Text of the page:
Wednesday, May 25, 2011

Sanctions Claim under Rule 13 and CPRC



Rule 13 authorizes the imposition of sanctions against an attorney, a represented party, or both, who filed a pleading that is either: (1) groundless and brought in bad faith; or (2) groundless and brought to harass. Tex. R. Civ. P. 13; see also Rudisell v. Paquette, 89 S.W.3d 233, 236 (Tex. App.—Corpus Christi 2002, no pet.). The rule defines “groundless” as having “no basis in law or fact and not warranted by good faith argument for the extension, modification, or reversal of existing law.” Tex. R. Civ. P. 13.

Sanctions may only be imposed for good cause under Rule 13, the particulars of which must be stated in the order. Tex. R. Civ. P. 13; Rudisell, 89 S.W.3d at 237. To impose sanctions under Rule 13 of the Texas Rules of Civil Procedure, the proponent of sanctions must establish that the suit was groundless and brought (1) in bad faith or (2) for purposes of harassment. Tex. R. Civ. P. 13.

A pleading is groundless when it has no basis in law or in fact. Tex. R. Civ. P. 13. The burden is on the party moving for sanctions to overcome the presumption that the pleading was filed in good faith. GTE Commc’ns Sys. Corp. v. Tanner, 856 S.W.2d 725, 731 (Tex. 1993). A groundless pleading is not sanctionable unless it is also brought in bad faith or for the purpose of harassment. Id. Bad faith does not exist when a party exercises bad judgment or negligence. Rather, bad faith means “the conscious doing of a wrong for dishonest, discriminatory, or malicious purposes.” Campos, 879 S.W.2d at 71; Mattly v. Spiegel, Inc., 19 S.W.3d 890, 896 (Tex. App.—Houston [14th Dist.] 2000, no pet.). In deciding whether a pleading was filed in bad faith or for the purpose of harassment, the trial court must measure a litigant’s conduct at the time the relevant pleading was signed. Texas-Ohio Gas, Inc. v. Mecom, 28 S.W.3d 129, 139 (Tex. App.—Texarkana 2000, no pet.). Rule 13 generally requires that the trial court hold an evidentiary hearing to make a determination about the motives and credibility of the person signing the petition. R.M. Dudley Constr. Co. v. Dawson, 258 S.W.3d 694 (Tex. App.—Waco 2008, pet. denied); see, e.g., Low, 221 S.W.3d at 613, 617 (referring to trial court’s evidentiary hearing on motion for Chapter 10 sanctions).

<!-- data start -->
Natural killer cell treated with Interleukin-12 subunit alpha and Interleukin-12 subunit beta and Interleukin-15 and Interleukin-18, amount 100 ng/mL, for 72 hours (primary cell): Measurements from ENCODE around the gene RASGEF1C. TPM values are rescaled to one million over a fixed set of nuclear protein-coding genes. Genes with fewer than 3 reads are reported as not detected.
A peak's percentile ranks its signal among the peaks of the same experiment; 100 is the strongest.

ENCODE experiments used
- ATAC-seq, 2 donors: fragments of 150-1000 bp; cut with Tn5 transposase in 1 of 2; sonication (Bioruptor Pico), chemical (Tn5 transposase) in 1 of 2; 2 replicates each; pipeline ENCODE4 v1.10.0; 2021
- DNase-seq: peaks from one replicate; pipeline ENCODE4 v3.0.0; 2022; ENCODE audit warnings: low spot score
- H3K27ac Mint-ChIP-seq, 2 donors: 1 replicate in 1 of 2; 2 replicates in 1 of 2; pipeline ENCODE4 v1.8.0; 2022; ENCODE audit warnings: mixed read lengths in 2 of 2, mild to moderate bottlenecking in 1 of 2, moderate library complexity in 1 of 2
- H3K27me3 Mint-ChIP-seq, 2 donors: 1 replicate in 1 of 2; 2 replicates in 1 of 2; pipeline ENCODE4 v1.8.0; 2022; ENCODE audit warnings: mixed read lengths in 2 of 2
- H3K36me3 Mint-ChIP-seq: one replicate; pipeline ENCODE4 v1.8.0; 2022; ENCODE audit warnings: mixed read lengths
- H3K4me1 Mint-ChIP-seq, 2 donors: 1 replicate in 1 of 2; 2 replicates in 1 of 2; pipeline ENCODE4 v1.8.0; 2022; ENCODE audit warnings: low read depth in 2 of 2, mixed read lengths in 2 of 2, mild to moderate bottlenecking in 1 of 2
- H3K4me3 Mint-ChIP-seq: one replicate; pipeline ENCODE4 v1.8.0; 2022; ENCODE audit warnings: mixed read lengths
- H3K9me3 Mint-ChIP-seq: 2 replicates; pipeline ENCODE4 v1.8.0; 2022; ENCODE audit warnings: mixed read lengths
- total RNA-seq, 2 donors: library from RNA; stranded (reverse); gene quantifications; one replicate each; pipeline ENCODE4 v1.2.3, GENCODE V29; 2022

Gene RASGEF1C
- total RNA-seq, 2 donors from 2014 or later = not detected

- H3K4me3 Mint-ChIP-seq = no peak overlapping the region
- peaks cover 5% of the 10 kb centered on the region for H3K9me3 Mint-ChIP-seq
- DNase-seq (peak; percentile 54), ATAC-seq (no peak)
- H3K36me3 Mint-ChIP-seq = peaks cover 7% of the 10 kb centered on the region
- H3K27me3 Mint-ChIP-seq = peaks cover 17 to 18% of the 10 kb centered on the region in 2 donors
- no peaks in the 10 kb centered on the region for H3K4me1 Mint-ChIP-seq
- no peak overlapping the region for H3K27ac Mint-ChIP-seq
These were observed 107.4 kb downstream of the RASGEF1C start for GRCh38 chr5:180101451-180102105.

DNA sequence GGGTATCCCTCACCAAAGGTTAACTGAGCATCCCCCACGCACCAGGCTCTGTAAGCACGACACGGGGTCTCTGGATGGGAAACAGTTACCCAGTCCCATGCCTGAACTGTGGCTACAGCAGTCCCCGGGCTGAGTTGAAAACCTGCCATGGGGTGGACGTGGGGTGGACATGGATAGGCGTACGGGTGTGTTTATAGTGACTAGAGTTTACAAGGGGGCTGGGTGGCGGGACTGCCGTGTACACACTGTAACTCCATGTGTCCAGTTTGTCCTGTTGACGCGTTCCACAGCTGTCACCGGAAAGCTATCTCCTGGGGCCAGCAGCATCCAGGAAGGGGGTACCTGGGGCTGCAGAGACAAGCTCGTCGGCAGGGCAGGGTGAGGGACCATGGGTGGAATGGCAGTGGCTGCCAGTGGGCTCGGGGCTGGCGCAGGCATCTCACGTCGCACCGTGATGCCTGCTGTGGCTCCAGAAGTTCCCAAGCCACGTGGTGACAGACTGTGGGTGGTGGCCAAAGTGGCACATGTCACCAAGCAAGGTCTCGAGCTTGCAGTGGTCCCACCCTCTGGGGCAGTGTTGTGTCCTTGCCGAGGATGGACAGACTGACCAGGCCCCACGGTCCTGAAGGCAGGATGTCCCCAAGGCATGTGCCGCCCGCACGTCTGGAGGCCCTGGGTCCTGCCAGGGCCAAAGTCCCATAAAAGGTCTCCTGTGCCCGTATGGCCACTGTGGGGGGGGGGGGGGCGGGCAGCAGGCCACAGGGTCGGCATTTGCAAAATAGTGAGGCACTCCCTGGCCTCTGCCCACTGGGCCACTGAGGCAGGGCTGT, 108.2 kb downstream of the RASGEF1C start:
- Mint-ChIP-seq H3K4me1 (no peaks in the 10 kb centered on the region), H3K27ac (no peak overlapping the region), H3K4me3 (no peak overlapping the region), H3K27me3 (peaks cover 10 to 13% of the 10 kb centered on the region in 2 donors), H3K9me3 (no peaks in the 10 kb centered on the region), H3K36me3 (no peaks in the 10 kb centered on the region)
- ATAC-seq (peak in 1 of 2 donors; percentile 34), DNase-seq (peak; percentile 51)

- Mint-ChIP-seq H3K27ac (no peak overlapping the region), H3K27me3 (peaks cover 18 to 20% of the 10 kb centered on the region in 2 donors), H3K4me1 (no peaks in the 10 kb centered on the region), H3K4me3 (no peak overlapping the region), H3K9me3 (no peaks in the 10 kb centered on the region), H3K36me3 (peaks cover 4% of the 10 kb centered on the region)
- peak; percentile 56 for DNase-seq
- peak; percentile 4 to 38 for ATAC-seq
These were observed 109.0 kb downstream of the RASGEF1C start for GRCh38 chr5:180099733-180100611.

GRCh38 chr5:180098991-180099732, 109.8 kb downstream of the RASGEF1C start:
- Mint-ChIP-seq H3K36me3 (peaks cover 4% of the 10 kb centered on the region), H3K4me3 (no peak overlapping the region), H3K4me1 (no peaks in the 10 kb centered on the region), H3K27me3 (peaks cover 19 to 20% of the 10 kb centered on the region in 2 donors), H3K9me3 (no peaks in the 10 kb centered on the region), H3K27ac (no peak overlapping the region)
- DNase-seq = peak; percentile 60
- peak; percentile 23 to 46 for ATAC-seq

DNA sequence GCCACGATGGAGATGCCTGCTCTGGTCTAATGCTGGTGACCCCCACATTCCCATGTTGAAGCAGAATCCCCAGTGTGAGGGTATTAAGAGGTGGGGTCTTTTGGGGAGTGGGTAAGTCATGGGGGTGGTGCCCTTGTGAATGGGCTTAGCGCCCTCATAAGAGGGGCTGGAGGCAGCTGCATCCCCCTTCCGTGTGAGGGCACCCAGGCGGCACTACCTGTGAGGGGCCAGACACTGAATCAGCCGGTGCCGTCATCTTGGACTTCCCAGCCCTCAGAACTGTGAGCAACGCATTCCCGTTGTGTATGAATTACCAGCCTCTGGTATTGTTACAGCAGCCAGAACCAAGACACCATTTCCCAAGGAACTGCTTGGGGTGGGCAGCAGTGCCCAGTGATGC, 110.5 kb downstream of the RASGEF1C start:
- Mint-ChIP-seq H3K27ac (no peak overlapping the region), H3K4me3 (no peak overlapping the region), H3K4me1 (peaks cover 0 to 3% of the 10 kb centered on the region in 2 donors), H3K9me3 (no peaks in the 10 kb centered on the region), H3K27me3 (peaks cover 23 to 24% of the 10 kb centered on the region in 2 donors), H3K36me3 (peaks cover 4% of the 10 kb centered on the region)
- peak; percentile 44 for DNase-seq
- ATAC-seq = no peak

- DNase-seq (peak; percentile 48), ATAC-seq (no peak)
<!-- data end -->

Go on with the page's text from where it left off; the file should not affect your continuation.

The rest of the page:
Rule 13 requires sanctions based on the acts or omissions of the represented party or counsel, and not merely on the legal merit of the pleading. Parker v. Walton, 233 S.W.3d 535, 539 (Tex. App.—Houston [14th Dist.] 2007, no pet.). This is true because improper motive is an essential element of bad faith. Elkins, 103 S.W.3d at 669; Alejandro v. Bell, 84 S.W.3d 383, 393 (Tex. App.––Corpus Christi 2002, no writ) (no evidence presented at sanctions hearing from which the trial court could determine lawsuit filed in bad faith).


Similarly, to award sanctions under Chapter 10, it must be shown that: (1) the pleading or motion was brought for an improper purpose; (2) there were no grounds for the legal arguments advanced; or (3) the factual allegations or denials lacked evidentiary support. See Tex. Civ. Prac. & Rem. Code Ann. § 10.001 (Vernon 2002); Low, 221 S.W.3d at 614; Armstrong v. Collin County Bail Bond Bd., 233 S.W.3d 57, 62 (Tex. App.—Dallas 2007, no pet.).